Our environment affects us more than what we think. This is true for all the colors around us as well. Businesses have been particularly interested in the color psychology and how they affect our thinking, and have been using its findings in their marketing campaign for years. In case you’re new to the psychology of colors and its insights, in this article, we’ll dive deep into this subject and how you can use it for your business’s advantage.
How Colors Can Help In Your Marketing Campaign
Have you ever felt calm by being in a blue-colored room, gotten excited by seeing red ‘sale’ banners in your favorite fashion outlet, or became happy and cheerful by seeing yellow sunflowers around you? All of these reactions after seeing particular colors are governed by the psychology of colors. The psychology of color describes that colors evoke certain emotional reactions in humans. For example, the color red has a different psychological and emotional reaction than the color blue. Using this insight, marketers and advertisers use various colors for various purposes in order to get the reaction they want from their audience. Let’s discuss the color psychology behind majorly-used colors, and how it may affect your marketing campaign.
The Color Red
When Taylor Swift sang about her love for someone being ‘Red’, she wasn’t joking. Red is a color of passion, of alert, of urgency. It raises blood pressure, increases appetite (hence used by many fast-food chains), excites the senses, and stimulates the body. It urges people to act instinctively. Therefore, whenever you have a sale, or want your audience to make buying decisions quickly, consider using red in banners, advertisements, or CTA buttons.
Blue is associated with peace, reliability, security, and tranquility. It is known for curbing appetite and stimulating productivity. It is widely used in logos for brands because it exudes a sense of communication and stability. When you want to build trust among your audience, and want to communicate your values and services, consider using the color blue in your marketing campaign.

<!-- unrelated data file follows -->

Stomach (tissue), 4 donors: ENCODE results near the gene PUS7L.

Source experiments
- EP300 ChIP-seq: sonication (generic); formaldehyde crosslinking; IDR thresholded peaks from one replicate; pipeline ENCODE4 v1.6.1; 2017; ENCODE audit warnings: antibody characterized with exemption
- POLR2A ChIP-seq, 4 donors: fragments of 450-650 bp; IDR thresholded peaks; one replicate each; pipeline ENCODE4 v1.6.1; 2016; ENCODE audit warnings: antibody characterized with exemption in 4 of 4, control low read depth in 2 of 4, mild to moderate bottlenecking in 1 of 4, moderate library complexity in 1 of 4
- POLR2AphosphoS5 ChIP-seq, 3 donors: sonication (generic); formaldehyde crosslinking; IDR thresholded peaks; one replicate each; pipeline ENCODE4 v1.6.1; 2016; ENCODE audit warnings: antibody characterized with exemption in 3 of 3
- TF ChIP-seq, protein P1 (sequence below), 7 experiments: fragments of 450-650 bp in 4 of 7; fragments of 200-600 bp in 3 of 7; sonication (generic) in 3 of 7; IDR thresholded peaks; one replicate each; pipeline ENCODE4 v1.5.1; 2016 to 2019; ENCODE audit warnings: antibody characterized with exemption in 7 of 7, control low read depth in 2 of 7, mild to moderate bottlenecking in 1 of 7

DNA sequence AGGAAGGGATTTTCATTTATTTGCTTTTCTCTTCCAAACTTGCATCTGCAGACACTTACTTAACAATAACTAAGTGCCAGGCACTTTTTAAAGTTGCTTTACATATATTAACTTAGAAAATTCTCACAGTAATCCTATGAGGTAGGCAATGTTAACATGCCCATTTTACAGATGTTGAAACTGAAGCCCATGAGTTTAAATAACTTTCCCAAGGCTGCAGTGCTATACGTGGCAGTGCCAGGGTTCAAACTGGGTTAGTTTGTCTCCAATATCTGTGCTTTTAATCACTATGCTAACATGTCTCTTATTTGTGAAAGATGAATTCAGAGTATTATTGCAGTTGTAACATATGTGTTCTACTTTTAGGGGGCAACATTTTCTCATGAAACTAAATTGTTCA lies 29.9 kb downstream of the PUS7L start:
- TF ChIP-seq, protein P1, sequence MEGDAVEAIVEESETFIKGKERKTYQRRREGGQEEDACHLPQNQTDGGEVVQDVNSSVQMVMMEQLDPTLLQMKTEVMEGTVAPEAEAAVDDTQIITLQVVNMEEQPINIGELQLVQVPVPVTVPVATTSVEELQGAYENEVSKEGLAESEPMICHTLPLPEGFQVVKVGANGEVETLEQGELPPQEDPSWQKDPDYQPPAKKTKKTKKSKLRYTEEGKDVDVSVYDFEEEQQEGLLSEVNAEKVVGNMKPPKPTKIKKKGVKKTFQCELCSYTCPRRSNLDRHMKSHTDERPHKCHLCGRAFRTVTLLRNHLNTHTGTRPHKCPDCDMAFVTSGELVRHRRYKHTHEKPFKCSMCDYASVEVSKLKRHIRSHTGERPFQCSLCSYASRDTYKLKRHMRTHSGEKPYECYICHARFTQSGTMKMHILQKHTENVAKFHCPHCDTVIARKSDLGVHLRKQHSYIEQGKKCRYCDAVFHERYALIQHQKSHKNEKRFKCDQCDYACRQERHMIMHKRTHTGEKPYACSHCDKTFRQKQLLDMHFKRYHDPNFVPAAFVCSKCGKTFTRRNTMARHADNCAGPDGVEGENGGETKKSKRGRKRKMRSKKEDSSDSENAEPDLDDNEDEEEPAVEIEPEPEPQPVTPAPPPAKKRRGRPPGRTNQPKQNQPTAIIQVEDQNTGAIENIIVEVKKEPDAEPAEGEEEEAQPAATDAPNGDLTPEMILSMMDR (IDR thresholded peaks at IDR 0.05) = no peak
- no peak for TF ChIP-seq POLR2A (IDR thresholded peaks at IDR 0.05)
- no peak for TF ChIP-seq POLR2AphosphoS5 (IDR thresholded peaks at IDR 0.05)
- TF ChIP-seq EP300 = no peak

The color green is associated with relaxation, health, nature, and tranquility. It is also associated with power. The color is thoroughly used in various stores to calm the visitors, as well as utilized in environmental causes. The color encourages decisiveness and harmony in the brain. When your marketing campaign is about your consumers’ decisiveness, using their power in a positive manner, or if it concerns nature or peace, consider using the color green!
This one is for the royals, the wise, and the sophisticated! The color purple is associated with royalty, wisdom, sophistication, and respect. It promotes creativity and problem-solving. Consider the Hallmark logo and the crown in its depiction. Moreover, consider Yahoo! the logo color shows the creativity of the brand along with its name. Think about your favorite beauty brands. How many can you recall having the color purple in them? If your marketing campaign is associated with creativity, sophistication, finesse, royalty, and wisdom, consider using the color purple in it.
Yellow And Orange
Both yellow and orange exude creativity, happiness, warmth, and excitement. They may also influence anxiety or impulsive behaviors. However, you may use these colors to draw in window shoppers and impulsive buyers. In case your campaign’s goal is to excite your audience and drag them in, you may use yellow and orange hues in your ads, banners, or posters.
Even though black is not considered a color (it absorbs all light and is considered as the absence of color) it is still used as a hue almost everywhere. Black exudes class, elegance, sophistication, power, authority, stability, and confidence. It may be difficult to include black in marketing, however, brands such as Chanel and Nike have done it perfectly. When your marketing campaign is about confidence, elegance, power, and class.
The color white is associated with safety, purity, and cleanliness. It also projects neutrality—think, white space. White space offers a clean slate, a sort of unaltered space that brings balance to the entire space. Using white in marketing can show minimalism or balance. It is not for every business, but the color can be an effective marketing approach when done rightly.
Color psychology has been around in marketing since ages. Businesses incorporate color psychology in their marketing campaign to evoke the feelings of trust, stability, urgency, confidence, and tranquility. In this article, we discussed the commonly-used colors and their psychological effects in terms of marketing. We discussed what industries can use what colors based on the feelings they evoke. We hope that you found this article useful and would use it to your advantage in your next marketing campaign!